The use of gases produced from coal as gas turbine fuel offers an attractive means for efficiently generating electric power from our Nation's most abundant fossil fuel resource. The adaptation of gas turbine technologies to use with fuels produced from coal gasification has been demonstrated under the Clean Coal Technology Program (specifically, the Tampa Electric's Polk Station and the Wabash River Repowering Projects).

The Energy Department's Fossil Energy Program is developing key technologies that will enable advanced turbines to operate cleanly and efficiently when fueled with coal derived synthesis gas and hydrogen fuels. Developing this turbine technology is critical to the creation of near-zero emission power generation technologies. This will assist with the deployment of future plants that may couple production of hydrogen and electricity from coal with sequestration of the carbon dioxide that is produced.

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 References, Sources, and Other Useful Data


Federation of Electric Companies of Japan, "Green Handbook Peer Review: Instructions for the Operation & Maintenance Technologies and Efficiency Improvements for the Coal fired Power Plants", (April 2007)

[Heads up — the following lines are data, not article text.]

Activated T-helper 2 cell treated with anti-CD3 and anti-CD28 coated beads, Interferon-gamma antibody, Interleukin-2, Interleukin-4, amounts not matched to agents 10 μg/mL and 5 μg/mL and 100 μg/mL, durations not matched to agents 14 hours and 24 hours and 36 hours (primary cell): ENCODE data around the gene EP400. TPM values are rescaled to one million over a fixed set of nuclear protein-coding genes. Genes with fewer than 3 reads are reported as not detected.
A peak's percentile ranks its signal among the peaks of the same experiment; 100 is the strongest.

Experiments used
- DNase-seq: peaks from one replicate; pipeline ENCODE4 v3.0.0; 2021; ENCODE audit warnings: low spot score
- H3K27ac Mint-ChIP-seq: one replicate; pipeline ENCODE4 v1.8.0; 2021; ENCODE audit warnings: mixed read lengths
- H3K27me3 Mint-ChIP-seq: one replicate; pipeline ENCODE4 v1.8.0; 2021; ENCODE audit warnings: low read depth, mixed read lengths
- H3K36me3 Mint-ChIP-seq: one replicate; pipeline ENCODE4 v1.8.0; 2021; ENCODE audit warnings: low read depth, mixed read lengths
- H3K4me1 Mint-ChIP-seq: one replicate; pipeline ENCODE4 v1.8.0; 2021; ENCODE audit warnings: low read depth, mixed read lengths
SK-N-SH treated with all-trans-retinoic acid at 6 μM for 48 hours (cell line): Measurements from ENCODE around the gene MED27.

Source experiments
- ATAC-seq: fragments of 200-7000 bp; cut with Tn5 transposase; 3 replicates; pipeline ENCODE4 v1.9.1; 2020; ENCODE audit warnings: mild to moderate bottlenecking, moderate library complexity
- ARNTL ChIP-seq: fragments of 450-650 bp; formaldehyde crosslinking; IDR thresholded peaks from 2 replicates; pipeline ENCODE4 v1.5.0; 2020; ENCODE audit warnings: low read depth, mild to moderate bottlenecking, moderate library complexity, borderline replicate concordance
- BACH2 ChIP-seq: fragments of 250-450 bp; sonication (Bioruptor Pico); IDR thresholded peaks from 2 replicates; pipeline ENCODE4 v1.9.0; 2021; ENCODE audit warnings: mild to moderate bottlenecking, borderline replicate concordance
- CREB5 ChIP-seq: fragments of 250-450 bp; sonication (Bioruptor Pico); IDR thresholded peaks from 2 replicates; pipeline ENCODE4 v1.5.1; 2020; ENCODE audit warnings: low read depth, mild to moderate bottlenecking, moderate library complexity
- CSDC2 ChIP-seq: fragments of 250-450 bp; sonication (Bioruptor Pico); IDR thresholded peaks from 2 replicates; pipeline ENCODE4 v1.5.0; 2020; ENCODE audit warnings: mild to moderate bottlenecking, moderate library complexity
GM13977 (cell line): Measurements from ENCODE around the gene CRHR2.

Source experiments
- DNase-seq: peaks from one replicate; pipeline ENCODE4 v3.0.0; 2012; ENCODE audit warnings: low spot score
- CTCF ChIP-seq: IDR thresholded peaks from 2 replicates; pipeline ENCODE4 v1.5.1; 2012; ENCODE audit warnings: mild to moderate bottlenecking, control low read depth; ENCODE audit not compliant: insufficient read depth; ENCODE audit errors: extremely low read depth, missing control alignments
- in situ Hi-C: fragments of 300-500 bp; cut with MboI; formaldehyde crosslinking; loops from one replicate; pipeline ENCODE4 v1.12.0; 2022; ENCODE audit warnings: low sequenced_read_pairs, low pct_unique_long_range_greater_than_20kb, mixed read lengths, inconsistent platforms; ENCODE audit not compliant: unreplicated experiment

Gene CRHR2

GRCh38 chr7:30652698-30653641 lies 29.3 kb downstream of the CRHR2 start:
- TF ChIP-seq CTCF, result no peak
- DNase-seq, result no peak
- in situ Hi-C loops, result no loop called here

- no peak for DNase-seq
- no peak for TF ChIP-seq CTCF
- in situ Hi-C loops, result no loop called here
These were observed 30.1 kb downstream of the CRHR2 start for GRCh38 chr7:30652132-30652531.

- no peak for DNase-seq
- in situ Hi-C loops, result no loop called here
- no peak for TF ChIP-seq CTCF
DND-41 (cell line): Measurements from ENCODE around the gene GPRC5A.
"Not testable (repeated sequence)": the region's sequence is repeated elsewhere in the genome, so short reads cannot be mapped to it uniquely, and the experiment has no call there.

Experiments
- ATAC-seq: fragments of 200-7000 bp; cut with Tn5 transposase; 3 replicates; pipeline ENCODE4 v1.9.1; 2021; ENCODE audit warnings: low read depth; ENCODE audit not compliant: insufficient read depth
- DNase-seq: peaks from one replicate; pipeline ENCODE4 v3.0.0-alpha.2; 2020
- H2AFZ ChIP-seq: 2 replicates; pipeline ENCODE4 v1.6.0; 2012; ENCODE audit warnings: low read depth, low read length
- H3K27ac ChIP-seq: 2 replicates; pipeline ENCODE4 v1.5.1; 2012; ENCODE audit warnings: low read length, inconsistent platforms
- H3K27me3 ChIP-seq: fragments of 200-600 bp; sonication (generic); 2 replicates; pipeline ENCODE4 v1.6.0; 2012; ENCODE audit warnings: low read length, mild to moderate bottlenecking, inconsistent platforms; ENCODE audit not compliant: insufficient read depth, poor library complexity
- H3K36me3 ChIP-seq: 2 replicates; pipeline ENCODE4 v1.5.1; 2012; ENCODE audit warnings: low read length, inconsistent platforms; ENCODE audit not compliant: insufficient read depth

http://www.fepc.or.jp/english/environment/asia-pacific/green_handbook_peer/index.html

This textbook has been prepared by Japanese electric power companies as a contribution to “PGT-06-01: Best Practices for Power Generation” one of the activities undertaken by the ‘Power Generation and Power Distribution Task Force’ in the context of the ASIA-PACIFIC PARTNERSHIP on Clean Development and Climate. The textbook describes important issues associated with maintaining, and enhancing, levels of heat efficiency at a coal-fired thermal power plants, and constitutes a summary of matters of which all technicians working in power generation plants need to be aware. The 482 pages in this manual cover in depth the best practices for thermal power plants for functional and operational control, maintenance and efficiency control, and environmental preservation.

GE Energy, "Heavy Duty Gas Turbines & Combined Cycle"